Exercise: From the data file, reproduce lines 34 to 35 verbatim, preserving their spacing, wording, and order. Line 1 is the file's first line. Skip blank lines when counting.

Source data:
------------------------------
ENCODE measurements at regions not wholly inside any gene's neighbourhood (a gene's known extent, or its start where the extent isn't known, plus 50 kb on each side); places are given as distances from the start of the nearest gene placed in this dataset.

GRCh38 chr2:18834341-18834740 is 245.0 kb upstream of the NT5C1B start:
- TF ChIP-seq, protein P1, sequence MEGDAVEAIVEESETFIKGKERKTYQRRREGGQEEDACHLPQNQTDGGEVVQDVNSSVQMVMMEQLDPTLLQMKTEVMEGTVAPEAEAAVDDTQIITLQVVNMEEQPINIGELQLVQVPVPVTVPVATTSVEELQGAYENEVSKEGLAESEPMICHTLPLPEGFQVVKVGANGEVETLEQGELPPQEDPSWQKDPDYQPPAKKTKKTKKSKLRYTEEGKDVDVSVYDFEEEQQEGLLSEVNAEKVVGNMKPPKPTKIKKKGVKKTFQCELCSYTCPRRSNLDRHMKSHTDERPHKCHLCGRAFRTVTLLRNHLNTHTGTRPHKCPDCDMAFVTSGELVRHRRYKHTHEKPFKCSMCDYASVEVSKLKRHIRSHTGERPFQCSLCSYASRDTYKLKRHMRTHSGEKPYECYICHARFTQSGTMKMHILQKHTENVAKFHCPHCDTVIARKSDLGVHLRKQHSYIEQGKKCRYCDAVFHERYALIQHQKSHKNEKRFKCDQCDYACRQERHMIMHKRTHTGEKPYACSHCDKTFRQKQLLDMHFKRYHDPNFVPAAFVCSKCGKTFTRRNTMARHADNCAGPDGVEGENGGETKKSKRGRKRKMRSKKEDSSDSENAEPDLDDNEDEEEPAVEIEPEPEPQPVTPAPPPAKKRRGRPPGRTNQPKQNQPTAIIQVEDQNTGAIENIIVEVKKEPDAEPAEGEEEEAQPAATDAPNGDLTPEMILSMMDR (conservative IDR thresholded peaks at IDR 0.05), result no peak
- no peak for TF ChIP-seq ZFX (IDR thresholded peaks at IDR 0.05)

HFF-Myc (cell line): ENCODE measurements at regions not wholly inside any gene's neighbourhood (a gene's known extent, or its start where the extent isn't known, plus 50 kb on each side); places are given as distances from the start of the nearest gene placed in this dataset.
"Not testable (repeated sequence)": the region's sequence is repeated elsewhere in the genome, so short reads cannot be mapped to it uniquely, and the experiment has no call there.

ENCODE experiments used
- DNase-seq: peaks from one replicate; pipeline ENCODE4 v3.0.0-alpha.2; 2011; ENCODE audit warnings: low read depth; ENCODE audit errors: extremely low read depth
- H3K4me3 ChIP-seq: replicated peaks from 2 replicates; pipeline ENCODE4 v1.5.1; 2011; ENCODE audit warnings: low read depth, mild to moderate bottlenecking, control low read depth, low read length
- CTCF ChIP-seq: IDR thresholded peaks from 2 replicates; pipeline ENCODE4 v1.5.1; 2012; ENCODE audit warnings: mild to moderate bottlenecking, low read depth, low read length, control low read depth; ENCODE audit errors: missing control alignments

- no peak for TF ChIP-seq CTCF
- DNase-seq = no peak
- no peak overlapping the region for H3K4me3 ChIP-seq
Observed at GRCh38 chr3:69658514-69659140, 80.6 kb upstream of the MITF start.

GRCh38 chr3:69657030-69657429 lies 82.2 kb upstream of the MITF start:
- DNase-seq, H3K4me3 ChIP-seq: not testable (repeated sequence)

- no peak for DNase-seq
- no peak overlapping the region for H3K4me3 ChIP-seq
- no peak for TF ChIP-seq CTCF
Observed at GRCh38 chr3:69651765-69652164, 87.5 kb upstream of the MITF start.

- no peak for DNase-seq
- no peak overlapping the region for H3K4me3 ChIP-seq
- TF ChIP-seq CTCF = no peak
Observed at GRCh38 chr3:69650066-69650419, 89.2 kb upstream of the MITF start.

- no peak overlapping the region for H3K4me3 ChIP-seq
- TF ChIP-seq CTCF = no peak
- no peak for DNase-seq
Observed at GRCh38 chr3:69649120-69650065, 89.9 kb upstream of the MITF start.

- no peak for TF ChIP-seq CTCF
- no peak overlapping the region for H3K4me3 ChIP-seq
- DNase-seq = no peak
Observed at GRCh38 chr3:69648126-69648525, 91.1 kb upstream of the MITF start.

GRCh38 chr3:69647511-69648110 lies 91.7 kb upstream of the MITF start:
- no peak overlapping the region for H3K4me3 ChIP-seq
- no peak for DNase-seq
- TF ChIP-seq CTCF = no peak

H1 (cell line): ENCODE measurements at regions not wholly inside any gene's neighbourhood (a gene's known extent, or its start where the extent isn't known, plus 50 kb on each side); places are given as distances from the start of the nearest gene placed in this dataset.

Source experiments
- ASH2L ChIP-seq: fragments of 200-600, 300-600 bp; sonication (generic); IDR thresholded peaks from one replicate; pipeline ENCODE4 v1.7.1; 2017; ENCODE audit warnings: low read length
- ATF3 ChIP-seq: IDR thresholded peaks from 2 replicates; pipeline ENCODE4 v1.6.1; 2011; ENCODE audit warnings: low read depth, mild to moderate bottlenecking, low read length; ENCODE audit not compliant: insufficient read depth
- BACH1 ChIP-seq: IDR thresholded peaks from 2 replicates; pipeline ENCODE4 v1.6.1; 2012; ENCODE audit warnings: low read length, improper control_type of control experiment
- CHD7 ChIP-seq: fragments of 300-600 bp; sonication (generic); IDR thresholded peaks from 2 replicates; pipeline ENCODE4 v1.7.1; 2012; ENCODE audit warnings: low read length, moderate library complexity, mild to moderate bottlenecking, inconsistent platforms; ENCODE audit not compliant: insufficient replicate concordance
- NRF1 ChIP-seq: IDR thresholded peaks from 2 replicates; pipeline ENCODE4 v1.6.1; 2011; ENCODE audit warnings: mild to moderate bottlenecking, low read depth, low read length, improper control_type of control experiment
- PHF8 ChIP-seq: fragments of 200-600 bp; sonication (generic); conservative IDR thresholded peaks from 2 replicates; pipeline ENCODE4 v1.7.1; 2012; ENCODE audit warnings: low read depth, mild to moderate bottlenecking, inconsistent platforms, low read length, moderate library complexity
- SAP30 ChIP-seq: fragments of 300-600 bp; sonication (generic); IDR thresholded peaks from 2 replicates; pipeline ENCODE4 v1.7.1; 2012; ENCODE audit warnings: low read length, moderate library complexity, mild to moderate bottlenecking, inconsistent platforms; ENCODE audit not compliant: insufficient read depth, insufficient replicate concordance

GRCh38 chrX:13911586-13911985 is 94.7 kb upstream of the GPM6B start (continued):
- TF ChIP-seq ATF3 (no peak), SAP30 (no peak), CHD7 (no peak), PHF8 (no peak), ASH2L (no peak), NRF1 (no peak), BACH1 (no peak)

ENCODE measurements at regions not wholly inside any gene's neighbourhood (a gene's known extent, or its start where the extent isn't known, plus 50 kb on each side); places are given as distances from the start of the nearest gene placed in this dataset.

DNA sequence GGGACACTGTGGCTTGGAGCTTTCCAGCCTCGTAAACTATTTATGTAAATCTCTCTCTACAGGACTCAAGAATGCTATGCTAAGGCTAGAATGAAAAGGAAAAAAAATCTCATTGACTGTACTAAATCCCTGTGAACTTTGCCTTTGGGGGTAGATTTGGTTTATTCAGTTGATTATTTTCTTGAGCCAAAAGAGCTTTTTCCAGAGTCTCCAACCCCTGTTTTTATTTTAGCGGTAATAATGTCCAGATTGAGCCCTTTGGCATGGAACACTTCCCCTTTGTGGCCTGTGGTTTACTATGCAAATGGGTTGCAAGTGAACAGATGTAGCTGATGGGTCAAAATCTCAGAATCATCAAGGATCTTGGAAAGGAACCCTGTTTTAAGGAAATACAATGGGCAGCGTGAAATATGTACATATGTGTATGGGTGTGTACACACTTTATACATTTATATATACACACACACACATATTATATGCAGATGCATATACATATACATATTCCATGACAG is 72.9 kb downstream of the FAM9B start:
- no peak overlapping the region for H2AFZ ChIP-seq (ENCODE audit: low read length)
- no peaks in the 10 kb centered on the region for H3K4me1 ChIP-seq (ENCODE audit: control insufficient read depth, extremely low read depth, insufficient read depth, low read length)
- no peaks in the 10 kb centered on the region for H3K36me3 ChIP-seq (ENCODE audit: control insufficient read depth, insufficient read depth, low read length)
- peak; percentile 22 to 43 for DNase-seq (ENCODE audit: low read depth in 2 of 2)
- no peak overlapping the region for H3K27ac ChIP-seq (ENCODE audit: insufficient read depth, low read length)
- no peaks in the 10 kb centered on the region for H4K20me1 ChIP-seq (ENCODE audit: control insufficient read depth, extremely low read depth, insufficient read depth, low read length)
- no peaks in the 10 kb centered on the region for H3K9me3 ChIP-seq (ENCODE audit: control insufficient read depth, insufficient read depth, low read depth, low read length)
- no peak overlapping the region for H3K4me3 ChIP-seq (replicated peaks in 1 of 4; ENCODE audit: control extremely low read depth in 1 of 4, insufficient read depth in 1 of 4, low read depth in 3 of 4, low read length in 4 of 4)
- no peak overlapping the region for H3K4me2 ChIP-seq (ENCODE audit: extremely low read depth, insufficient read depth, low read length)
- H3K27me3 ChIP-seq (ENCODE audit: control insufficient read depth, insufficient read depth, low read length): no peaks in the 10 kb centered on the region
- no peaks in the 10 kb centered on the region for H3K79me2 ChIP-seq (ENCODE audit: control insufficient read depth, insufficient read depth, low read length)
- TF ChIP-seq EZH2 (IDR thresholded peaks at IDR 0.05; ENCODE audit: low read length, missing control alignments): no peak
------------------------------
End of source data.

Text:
- no peak overlapping the region for H3K4me3 ChIP-seq
- no peak for DNase-seq